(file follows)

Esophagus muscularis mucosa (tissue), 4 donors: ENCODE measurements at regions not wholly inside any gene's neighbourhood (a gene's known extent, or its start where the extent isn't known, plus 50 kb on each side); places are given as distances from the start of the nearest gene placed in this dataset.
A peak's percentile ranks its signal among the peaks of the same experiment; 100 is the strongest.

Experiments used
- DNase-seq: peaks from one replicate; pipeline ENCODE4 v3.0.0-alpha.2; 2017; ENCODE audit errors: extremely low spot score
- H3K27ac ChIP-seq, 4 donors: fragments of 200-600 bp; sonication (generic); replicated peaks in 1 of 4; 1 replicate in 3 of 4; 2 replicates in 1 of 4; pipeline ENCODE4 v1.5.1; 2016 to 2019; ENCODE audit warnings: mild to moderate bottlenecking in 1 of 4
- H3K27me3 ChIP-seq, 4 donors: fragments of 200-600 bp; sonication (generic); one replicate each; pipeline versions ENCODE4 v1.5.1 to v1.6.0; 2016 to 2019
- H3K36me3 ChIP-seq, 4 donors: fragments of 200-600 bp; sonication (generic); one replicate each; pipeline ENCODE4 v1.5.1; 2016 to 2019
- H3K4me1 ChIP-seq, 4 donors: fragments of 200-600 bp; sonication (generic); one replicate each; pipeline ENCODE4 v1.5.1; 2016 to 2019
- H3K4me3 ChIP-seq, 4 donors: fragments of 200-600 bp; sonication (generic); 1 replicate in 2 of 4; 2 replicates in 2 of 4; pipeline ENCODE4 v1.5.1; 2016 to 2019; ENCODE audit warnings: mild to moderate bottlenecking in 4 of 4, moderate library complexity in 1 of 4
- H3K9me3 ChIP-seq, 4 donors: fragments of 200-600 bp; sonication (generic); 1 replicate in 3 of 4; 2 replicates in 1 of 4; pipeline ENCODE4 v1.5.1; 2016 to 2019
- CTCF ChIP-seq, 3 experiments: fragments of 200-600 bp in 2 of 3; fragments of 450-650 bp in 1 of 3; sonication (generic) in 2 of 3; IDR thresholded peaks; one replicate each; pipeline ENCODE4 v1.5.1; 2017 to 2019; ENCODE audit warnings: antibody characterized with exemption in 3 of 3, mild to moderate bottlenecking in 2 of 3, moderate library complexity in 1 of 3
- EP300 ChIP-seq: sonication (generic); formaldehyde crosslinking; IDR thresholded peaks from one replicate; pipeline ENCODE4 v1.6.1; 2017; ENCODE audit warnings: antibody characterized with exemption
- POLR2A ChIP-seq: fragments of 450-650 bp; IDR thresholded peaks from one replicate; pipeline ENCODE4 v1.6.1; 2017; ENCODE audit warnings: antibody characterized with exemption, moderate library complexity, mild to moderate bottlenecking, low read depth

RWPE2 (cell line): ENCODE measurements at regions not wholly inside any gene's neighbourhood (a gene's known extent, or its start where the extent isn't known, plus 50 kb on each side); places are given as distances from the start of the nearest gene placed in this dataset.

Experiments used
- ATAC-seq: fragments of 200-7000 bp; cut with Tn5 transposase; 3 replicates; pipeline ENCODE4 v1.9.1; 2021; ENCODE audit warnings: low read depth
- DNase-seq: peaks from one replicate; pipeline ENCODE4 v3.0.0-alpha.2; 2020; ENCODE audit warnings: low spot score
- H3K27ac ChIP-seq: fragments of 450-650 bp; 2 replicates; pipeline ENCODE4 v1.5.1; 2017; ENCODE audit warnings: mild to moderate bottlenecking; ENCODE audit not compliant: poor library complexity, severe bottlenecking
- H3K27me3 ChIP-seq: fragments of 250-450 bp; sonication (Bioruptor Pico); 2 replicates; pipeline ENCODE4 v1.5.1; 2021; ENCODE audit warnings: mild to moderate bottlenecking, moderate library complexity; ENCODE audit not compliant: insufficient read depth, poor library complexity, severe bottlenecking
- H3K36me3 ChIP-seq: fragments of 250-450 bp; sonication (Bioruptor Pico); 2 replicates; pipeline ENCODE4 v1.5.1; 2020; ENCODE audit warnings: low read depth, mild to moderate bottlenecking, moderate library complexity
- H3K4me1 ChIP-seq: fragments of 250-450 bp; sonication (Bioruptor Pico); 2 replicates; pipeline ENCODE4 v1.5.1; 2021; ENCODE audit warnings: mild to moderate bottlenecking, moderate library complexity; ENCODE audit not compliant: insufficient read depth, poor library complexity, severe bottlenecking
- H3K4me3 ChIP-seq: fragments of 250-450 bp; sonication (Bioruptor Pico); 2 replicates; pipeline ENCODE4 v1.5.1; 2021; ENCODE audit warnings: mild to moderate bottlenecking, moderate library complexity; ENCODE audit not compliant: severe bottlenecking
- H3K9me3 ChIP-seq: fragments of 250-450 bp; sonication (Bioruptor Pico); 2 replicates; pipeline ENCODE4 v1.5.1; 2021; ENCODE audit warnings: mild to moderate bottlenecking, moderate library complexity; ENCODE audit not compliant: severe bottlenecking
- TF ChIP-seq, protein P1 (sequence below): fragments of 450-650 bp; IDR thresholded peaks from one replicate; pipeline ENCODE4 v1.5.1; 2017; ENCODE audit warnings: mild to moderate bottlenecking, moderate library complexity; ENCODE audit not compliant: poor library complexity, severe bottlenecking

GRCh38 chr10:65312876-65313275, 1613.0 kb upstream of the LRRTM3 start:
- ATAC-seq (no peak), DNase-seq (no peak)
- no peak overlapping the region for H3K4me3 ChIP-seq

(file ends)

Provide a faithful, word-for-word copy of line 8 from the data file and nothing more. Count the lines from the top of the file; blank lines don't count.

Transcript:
- H3K4me1 ChIP-seq, 4 donors: fragments of 200-600 bp; sonication (generic); one replicate each; pipeline ENCODE4 v1.5.1; 2016 to 2019